When he breezed into Los Angeles from his native Michigan 10 years ago, Frazer Smith took the town by storm. He did a mix of shtick and new wave music over KROQ-FM (106.7) called "Hollywood Night Shift" that was fresh and funny. It didn't take Smith long to decide he'd break into movies with his own original screenplay--a comedy called "Cool Patrol."

There was a guest shot as a hip young deejay on the old "White Shadow" television series and similar offers from all directions. The snowball was rolling.

Then it slowed and, for a while, it stopped.

"It's funny when your actual career resembles your material," Smith told The Times. "I'm not trying to be just a smart aleck anymore. I'm trying to do a Jack Benny kind of repertory thing, like in the old days of radio. You know? Where Benny was the hero and he surrounded himself with Mary Livingston and Rochester and Don Wilson? You play off of people, but everything focuses back on me. That's kind of what we're doing."

There's no shortage of ego, to be sure.

Whether he's hosting a Rose Parade satire or overseeing his repertory group on his new Saturday-night show on KLSX-FM, Smith makes sure he is the Jack Benny figure. The only permanent cast member who has consistently upstaged him on his weekly 7 to 11 p.m. comedy and rock program, "Saturday Night Fraze," is his mother.

"It's really my mom," he said. "Mrs. Jean Smith, calling me from my home back in Michigan. She's gotten so hip, she wants me to get her an agent now and everything."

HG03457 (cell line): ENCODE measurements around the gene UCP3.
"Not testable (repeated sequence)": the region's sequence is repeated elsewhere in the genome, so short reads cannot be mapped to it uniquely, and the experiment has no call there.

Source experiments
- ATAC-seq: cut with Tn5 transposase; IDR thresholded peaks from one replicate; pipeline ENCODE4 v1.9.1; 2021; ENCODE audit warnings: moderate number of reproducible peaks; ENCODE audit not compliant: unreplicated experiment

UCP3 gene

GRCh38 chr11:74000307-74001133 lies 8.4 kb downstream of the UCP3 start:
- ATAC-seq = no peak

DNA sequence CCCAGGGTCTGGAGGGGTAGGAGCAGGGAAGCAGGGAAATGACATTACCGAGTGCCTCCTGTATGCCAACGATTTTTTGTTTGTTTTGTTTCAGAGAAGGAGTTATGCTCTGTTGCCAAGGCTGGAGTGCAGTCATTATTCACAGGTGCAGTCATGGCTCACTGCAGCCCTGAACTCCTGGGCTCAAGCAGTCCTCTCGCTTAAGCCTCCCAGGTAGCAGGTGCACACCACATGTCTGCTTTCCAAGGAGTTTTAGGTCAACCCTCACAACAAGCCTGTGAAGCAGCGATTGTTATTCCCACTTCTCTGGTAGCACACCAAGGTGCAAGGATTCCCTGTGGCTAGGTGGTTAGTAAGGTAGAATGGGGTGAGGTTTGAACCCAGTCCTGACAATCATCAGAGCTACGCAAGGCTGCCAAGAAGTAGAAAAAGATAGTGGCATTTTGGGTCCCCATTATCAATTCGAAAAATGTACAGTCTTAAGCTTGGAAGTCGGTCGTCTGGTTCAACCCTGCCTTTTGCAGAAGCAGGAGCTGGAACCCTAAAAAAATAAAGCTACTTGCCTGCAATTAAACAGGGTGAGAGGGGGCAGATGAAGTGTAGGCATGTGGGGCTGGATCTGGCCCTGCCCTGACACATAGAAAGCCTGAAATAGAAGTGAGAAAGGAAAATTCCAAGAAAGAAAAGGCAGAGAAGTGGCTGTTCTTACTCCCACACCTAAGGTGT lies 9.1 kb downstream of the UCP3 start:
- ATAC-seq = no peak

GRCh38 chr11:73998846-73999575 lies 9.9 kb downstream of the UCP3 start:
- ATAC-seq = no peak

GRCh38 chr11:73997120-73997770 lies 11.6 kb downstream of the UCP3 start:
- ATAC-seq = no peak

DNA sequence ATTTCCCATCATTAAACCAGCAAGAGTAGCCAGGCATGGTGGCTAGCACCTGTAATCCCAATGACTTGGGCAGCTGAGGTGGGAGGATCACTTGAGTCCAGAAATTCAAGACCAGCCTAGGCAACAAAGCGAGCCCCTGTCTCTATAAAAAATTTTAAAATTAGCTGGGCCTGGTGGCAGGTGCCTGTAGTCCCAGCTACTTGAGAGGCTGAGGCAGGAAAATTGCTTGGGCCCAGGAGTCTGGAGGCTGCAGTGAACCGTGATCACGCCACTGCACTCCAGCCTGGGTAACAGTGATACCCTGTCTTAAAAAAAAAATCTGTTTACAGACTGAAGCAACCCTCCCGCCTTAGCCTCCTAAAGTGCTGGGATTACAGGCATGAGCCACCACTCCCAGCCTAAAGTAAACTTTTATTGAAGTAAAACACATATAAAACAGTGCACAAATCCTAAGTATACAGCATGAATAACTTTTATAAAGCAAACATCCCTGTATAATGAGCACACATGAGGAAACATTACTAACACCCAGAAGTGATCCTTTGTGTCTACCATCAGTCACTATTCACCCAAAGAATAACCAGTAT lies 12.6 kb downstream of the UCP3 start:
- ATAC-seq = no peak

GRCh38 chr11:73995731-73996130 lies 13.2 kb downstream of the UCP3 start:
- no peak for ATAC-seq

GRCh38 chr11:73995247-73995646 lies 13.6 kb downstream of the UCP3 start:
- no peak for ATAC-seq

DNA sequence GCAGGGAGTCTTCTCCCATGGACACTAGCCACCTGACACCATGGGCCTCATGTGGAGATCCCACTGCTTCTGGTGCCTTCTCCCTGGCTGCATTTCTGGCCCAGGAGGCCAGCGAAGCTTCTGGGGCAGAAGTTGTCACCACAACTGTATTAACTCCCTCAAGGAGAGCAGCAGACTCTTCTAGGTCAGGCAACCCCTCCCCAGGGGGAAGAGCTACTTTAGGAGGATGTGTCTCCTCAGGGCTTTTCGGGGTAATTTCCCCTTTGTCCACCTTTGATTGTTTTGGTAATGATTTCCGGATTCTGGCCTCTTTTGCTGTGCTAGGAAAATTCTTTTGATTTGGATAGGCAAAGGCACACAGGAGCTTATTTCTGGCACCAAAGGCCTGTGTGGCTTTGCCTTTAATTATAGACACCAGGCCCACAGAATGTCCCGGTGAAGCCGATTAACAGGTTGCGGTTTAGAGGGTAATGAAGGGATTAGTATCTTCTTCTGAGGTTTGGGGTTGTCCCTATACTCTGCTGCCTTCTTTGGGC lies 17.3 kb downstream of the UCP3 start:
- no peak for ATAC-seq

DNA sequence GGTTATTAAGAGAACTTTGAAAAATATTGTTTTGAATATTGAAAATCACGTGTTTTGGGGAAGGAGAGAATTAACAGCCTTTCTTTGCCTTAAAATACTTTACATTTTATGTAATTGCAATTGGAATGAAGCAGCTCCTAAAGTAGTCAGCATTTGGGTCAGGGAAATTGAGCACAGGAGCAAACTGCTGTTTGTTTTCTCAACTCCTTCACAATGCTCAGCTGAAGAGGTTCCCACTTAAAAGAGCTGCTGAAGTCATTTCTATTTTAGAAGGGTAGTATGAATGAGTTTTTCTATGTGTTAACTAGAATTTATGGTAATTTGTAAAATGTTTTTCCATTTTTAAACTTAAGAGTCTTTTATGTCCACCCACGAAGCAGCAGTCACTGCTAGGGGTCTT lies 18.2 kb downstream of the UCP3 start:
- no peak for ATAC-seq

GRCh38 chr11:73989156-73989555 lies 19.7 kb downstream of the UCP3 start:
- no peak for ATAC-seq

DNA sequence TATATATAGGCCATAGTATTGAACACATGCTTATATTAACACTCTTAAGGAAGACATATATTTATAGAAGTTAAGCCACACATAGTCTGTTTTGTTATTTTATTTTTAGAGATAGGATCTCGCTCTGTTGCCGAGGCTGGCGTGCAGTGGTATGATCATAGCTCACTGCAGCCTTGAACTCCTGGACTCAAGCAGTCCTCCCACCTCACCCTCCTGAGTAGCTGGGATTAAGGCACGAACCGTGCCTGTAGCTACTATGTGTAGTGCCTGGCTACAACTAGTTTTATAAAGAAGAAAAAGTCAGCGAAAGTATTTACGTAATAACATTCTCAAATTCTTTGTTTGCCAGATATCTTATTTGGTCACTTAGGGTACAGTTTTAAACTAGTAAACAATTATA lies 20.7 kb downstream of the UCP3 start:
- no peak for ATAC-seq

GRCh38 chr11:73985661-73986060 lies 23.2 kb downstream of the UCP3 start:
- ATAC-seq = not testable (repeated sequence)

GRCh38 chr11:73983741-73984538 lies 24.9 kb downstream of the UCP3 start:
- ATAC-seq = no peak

Her weekly scolding of her son has turned out so well that Smith is planning to bring his father on as a regular on the show. Both his parents will guest briefly in today's Rose Parade broadcast.

But his mother and father are not his only supporting cast. Smith has learned to temper his rampant ego enough to meet with half a dozen regular foils who do running characters on "Saturday Night Fraze" and help with the writing and rehearsing chores before they actually go on the air. They include:

--Jamie Masada, owner of the Laugh Factory comedy club in Hollywood and publisher of a monthly magazine of the same name. Masada portrays a hapless Latino character named Buddy Buddy.

--Daly Pike, a stand-up comic and writer who briefly hosted and produced a comedy variety series for an Orange County television station. Pike portrays gruff, dumb Buck Pike, among other characters.

--Susan Moore, an actress who calls in as one of Frazer Smith's ex-wives.

--Brent Moore, a television actor who portrays a street tough "Mr. T" type of character.

--Bob Zany, a veteran of Smith's old morning deejay days at KLOS-FM (95.5), who portrays a demented fat man.

The "Saturday Night Fraze" regulars will participate in today's Rose Parade satire, but they, too, no longer are allowed to "wing it" the way Smith himself once did. There is a prepared script and there is discipline.